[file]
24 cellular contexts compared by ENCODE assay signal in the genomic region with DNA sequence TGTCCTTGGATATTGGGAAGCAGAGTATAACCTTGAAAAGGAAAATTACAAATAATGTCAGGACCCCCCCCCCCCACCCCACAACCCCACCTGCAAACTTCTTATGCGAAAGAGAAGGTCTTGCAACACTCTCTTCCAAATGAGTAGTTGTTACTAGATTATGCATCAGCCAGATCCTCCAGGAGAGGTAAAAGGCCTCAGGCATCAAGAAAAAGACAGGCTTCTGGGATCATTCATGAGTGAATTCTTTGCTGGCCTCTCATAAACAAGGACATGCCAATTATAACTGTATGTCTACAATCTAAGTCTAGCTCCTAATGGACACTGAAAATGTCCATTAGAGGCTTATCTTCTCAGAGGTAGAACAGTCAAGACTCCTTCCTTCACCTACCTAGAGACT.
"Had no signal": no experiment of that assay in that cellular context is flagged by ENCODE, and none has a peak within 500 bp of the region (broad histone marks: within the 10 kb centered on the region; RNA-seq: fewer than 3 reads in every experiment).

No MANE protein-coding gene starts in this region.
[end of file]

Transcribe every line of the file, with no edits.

24 cellular contexts compared by ENCODE assay signal in the genomic region with DNA sequence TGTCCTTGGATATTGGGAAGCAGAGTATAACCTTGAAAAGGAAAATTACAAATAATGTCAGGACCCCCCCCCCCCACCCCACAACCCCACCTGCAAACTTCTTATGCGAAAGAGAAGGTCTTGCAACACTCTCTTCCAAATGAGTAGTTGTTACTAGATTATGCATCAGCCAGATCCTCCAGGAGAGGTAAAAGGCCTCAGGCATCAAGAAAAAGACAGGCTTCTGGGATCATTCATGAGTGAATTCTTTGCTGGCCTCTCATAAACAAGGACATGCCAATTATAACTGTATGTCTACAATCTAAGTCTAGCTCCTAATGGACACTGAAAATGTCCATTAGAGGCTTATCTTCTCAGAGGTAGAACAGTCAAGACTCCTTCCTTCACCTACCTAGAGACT.
"Had no signal": no experiment of that assay in that cellular context is flagged by ENCODE, and none has a peak within 500 bp of the region (broad histone marks: within the 10 kb centered on the region; RNA-seq: fewer than 3 reads in every experiment).

No MANE protein-coding gene starts in this region.